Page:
Further objects and advantages of the invention will appear from the following description taken together with the accompanying drawings.
2008 1 7 i BRIEF DESCRIPTION OF THE DRAWINGS
Figure 1 is a sectional view showing a nozzle made according to a preferred embodiment of the invention mounted on a manifold, Figure 2 is a sectional view showing the components of the nozzle in position for assembly, Figure 3 is an elevation view of the assembled components, Figure 4 is a sectional view showing a first elongated forward portion of a different length, Figure 5 is a sectional view showing a nozzle having two forward portions and a larger diameter melt channel, Figure 6 is a schematic view showing the assembled components being sprayed with lacquer, Figure 7 is a schematic view showing the assembled components being dipped in nickel powder, and Figure 8 shows a batch of assembled nozzles ready to be inserted into a vacuum furnace.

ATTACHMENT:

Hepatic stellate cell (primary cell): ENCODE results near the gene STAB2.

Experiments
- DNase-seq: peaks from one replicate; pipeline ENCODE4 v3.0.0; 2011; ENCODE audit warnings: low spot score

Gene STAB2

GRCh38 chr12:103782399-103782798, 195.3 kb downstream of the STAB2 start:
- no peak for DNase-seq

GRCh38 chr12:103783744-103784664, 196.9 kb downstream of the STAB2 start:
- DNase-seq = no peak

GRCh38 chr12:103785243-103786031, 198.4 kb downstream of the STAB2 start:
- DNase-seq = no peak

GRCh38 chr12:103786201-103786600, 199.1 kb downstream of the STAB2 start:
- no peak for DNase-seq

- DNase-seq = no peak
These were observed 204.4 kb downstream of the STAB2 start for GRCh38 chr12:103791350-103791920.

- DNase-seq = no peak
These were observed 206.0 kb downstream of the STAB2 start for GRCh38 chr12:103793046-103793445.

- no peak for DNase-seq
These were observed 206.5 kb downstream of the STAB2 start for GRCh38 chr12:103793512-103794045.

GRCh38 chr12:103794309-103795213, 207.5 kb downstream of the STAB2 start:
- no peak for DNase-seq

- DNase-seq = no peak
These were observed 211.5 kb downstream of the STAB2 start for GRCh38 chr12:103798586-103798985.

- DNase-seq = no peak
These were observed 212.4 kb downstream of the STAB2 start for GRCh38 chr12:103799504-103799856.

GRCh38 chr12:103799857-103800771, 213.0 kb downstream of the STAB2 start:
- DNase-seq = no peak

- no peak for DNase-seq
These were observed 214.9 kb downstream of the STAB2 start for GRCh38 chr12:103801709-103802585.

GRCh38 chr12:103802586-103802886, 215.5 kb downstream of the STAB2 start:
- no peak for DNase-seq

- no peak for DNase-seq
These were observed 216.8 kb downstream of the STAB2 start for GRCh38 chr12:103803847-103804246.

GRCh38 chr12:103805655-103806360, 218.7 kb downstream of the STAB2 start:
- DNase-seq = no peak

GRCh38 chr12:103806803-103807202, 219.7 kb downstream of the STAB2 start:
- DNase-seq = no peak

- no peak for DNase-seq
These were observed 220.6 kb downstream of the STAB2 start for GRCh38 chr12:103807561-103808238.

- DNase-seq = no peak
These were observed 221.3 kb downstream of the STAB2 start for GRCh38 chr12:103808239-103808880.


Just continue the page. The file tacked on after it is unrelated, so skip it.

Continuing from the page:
DETATT~Tln DESCRIPTION OF THE DRAWINGS
Reference is first made to Figure 1 which shows a nozzle 10 securely mounted in a desired position on an elongated manifold 12. The manifold 12 is securely positioned by a locating ring 14 in an opening 16 between 2~)08 1 7 i the cavity plate 18 and the mold back plate 20. The manifold 12 is heated by an electrical heating element (not shown), and the hot manifold 12 is separated from the surrounding cooled cavity plate 18 and mold back plate 20 by an insulative air space 22. The manifold 12 has a central melt bore 24 which extends longitudinally from an inlet (not shown) and branches to a number of lateral outlet bores 28.